DHS sees a different kind of contract for next Eagle vehicle

The Homeland Security Department's Eagle 2 contract for IT services expires in 2020 and expects the replacement for the $22 billion vehicle to look different than the current version.

Soraya Correa, the Homeland Security Department's chief procurement officer, said Friday at the Washington Technology DHS Industry Day that the department is exploring its options for the next iteration of Eagle or Enterprise Acquisition Gateway for Leading Edge Solutions 2.

“I see the future of Eagle 3 being very different from what Eagle 2 looks like today,” she said. But she cautioned that whatever succeeds Eagle 2 should not be considered a strict “recompete” in the traditional sense. DHS may even drop the name Eagle for the next iteration.

As Correa pointed out, the General Services Administration and Office of Management and Budget have in recent years created “best-in-class” contract vehicles for agencies to use as their preferred mechanism for services acquisitions.

GSA has designed its $50 billion Enterprise Infrastructure Solutions contract for telecommunications services as best-in-class, a group includes other contracts such as OASIS and Alliant.

It could very well be that DHS decides to migrate the work that would have been performed under an Eagle 3 contract to one of the best-in-class vehicles, Correa said.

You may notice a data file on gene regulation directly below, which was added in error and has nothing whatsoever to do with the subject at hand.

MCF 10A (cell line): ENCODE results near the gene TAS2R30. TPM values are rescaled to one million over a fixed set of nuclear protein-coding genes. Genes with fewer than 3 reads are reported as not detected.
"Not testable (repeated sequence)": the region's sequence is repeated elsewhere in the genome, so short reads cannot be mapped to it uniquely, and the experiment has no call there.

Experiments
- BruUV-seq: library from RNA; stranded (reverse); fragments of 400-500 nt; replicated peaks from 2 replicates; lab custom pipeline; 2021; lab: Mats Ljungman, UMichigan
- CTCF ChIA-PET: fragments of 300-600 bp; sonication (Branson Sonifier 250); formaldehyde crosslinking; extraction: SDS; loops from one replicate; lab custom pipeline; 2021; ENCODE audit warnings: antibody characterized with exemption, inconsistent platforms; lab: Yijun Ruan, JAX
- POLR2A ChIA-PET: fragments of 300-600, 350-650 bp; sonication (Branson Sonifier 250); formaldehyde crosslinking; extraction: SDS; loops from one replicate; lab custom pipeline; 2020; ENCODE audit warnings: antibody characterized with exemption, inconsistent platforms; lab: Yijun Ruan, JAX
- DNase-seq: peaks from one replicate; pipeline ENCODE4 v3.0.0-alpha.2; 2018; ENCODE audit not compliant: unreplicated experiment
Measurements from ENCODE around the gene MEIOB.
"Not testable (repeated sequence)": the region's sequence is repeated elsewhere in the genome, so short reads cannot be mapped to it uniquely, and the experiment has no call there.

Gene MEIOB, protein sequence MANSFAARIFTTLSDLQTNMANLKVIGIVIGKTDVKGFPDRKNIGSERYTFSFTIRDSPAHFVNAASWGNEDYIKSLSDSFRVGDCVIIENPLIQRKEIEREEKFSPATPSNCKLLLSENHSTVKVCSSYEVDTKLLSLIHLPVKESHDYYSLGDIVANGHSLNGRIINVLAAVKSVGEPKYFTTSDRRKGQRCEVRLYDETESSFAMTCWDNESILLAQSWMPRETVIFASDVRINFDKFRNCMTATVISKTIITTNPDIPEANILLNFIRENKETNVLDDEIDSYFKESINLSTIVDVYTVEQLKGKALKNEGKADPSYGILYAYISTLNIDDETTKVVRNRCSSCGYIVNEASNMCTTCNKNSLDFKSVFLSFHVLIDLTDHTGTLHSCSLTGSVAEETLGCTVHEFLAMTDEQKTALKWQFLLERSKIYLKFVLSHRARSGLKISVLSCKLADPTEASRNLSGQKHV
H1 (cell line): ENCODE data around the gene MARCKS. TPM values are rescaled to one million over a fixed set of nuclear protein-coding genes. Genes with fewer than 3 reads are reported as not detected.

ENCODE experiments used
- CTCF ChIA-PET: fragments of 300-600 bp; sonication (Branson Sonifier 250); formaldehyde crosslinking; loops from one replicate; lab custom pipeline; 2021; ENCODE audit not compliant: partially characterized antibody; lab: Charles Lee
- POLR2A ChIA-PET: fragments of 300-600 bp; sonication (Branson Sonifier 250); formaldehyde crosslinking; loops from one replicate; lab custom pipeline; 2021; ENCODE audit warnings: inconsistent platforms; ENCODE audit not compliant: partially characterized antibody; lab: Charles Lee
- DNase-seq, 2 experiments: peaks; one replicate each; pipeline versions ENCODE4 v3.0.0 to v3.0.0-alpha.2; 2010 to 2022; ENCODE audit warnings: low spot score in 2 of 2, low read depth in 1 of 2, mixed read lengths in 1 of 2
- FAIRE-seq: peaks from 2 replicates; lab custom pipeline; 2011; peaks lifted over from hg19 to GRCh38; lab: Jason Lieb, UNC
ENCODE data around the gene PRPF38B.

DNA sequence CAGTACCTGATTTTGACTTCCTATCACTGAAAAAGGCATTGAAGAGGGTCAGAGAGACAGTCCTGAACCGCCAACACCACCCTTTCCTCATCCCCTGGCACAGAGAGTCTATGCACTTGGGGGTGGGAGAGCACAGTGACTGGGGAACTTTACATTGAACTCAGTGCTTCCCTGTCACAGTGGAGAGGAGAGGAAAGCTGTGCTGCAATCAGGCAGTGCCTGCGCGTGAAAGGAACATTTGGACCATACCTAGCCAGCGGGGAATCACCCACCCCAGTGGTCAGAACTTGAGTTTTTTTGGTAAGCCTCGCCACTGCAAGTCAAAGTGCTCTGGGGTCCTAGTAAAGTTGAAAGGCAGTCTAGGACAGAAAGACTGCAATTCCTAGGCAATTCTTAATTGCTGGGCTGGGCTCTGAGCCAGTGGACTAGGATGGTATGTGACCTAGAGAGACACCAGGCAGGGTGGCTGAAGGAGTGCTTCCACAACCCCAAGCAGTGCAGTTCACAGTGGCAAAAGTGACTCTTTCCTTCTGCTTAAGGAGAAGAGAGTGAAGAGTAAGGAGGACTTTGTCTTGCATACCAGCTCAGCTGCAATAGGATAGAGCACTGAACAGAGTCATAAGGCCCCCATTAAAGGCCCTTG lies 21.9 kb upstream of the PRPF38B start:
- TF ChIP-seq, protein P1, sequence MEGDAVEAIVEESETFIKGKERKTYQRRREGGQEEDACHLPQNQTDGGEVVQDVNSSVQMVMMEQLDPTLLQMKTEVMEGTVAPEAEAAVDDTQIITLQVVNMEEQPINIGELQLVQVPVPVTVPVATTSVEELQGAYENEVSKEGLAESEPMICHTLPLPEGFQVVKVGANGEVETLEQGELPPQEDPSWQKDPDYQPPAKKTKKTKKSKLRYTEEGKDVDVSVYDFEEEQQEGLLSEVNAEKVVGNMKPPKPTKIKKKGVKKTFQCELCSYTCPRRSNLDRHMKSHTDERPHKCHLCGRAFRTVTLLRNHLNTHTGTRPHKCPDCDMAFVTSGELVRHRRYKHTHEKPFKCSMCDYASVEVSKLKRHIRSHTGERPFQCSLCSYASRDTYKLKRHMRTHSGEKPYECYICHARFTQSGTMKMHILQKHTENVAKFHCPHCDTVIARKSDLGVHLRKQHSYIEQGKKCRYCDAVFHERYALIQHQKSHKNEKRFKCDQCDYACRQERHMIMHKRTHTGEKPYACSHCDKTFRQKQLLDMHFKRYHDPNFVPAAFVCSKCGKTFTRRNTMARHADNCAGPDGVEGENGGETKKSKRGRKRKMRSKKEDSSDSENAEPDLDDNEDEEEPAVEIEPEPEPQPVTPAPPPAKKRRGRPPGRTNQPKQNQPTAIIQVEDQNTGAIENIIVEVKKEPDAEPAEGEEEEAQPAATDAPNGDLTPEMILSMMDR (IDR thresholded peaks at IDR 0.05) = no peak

“If there is a best-in-class procurement that fulfills the need we’re going to go to that first. We’re not going to sit here and write another vehicle that replicates what’s already out there. That’s inefficient, that’s ineffective,” she said.

DHS in fact signed onto the OASIS contract three years ago to join the Army and Air Force as users of that vehicle. DHS had already started to use OASIS to award work against the Technical, Acquisition and Business Support Services contract.

Whichever path DHS chooses, Correa said an Eagle 2 successor is “probably going to be a combined procurement” of that and the $1.5 billion FLASH agile services contract cancelled last year after protests derailed it.

“It’s probably going to be a little more uniquely tailored to DHS in terms of what we’re going to need to be doing now and in the future,” Correa said, because “I am mindful of making sure that we’re creating solutions that are really targeted to fulfill the needs of our organizations."

About the Author

Ross Wilkers is a senior staff writer for Washington Technology. He can be reached at Follow him on Twitter: @rosswilkers. Also connect with him on LinkedIn.

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